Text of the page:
and then they’ll remember how Finn outed Santana and then everyone acted like that was an okay thing to do.
Apparently I Wrote This Whole Thing About the Movie Thor and Saved It in a Folder Labeled “Drafty Bullsthit [sic], Etc.” and Forgot All About It Until I Went File-Purging Last Night. So of Course it Belongs on the Internet. This is a Title.
Remember that time I went to see Thor, despite having no prior knowledge of the story beyond Vincent D’Onofrio’s starmaking turn as the auto mechanic in Adventures in Babysitting? WELL HERE’S WHAT I THOUGHT OF THE MOVIE.
From what I can gather, having seen the film all the way through to the post-credits clippymajigger, Thor is the blonde, space alien version of Encino Man. At the beginning of the movie he makes his daddy mad (what your daddy doooo?) and gets banished to Earth, where some science-folk pick him up and try to pass him off as their Human Friend who is Totally Not a Viking from Space, Seriously You Guys, We Swear. But then shit goes down, as shit always do, and some shady government guys come after him, and it is ON. Meanwhile, back in space, Thorncino Man’s smaller, darker, OBVIOUSLY ADOPTED I MEAN DUH brother Loki has hurt feelings and turns to the only means he has to express them: evil. Some other stuff happens, too, like Stringer Bell gets encased in ice for a while, but don’t worry you won’t recognize him as Stringer Bell until the end credits and it’s better that way or else you’ll be all YO STRING, WATCH YOUR BACK, which will distract you from the plot. You know what, nevermind, I wish the whole movie had been about Stringer Bell.
i…afhdsklf. so, i have to put aside for a second the fact that i just watched a show that literally bungled a lesbian storyline so badly i cannot fathom it, because! i was going to make a post about that (and may still), and i went looking, in research, for a few links to articles that discussed the CORRECT things to do when a friend or family member comes out to you. i thought, perhaps naively, that these would be fairly easy to find! so you can IMAGINE MY FUCKING SURPRISE when i couldn’t even find one, barring a piece that was so shaming that i honestly regret having read it.
so! here are some things to keep in mind when a friend or loved one comes out to you as queer, because someone apparently needs to say them somewhere!
[a quick note: i am using queer as an umbrella term to encompass the various and assorted different variants of gender and sexual identity. for more information on those variants, feel free to check out this website.]
1. this is not about you.
certainly—certainly!—it may feel like it is. you may be thinking of how this information impacts your life, or how you feel about it; you may be remembering your own experiences with queer perceptions, or queer people, or queer pamphlets, for all i care. and you know what? that’s just fine. on your own time, you may feel free to pour yourself a large cup of tea and work out how you feel about this new development in your life! that’s natural and normal; we, as human beings, have feelings about everything from our families to our favorite brands of cereal, and none of them are wrong.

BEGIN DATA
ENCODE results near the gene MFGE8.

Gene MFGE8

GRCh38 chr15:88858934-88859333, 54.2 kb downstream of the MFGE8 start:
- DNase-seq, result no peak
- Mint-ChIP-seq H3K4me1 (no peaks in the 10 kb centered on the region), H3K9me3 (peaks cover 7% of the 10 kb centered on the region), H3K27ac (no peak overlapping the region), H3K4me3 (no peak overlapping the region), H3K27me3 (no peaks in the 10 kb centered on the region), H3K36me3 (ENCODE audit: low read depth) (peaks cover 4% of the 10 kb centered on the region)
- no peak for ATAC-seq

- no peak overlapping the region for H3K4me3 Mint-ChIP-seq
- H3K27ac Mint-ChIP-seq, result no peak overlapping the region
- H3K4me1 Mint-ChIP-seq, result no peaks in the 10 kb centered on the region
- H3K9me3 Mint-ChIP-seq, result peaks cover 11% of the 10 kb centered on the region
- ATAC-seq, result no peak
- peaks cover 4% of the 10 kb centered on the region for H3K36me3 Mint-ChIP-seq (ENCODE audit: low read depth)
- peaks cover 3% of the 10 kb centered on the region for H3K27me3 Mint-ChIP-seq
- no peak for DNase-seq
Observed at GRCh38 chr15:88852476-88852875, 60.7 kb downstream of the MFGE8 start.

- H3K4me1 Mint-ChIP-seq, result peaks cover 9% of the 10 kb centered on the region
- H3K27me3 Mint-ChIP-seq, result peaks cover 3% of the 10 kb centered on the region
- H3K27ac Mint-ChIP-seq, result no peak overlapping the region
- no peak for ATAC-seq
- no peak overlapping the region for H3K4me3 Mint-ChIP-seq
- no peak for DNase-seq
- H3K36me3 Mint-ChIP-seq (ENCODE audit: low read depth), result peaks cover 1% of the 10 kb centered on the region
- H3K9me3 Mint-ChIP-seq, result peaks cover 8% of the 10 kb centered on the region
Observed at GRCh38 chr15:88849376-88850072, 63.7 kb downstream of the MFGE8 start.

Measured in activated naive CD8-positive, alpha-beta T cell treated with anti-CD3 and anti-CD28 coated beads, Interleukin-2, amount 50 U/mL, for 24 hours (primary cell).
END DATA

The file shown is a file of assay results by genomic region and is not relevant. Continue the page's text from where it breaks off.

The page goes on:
however! when you are with the person who has come out to you, especially in the immediate wake of that conversation, you must swallow that down, because it is selfish! talking about your feelings on someone else’s coming out is like talking about your feelings on someone else’s loss—and i should point out, at this point, that i do not in any way mean to equate coming out as, or indeed being, queer with any kind of tragedy. it isn’t, and we will get to that in a second. i use loss only because it is the clearest parallel in terms of depth of feeling; the person who has come out to you, let’s just call them Person A, has done so against the weight of a thousand coming out stories that resolved badly, against the negativity still in our media and politics, against the fact that, just to use one example, as recently as 1973, “homosexuality” was listed as a psychological disorder by the American Psychiatric Organization! even if you are a deeply tolerant person and have made that known, there is still, always, the fear that your tolerance does not extend to Person A specifically! thus, the loss parallel makes sense, in the sense that some part of Person A is more emotionally raw than usual—the same way you would not respond to someone’s discussion of the loss of a family member with all the ways that loss was negatively affecting your life, you should not respond to someone’s coming out with it’s negative effects on you. IT’S NOT ABOUT YOU. maybe, at some point, when Person A is in a less raw place, you can have that conversation, but that is their call, because, again, not about you.
2. being queer is not a tragedy.
one of the things my mother said to me over and over after i came out to her: “i’m just worried about your safety.” and you know what, that was, in its way, incredibly sweet of her; she, as my mother, loved me enough that the idea of me being hurt for who i was kept her up nights. that warms my heart! but it also made me feel small and scared and wrong every time she said that, and it took me a long time to figure out why.
uhh forgot that i can borrow a computer so i will be back sporadically?
looks like im marrying my computer
reblogging just for that comment ^^^^ hahahaha
THE COMMENT ^^^^
THE COMMENT. I CANT^^^
I had to. What is air… The comment. I’m dying!
LOLOLOLOLO the comment^^^
story of my life.
have viruses on laptop
won’t be around for a while
help i’ve fallen for a fictional character and i can’t accept reality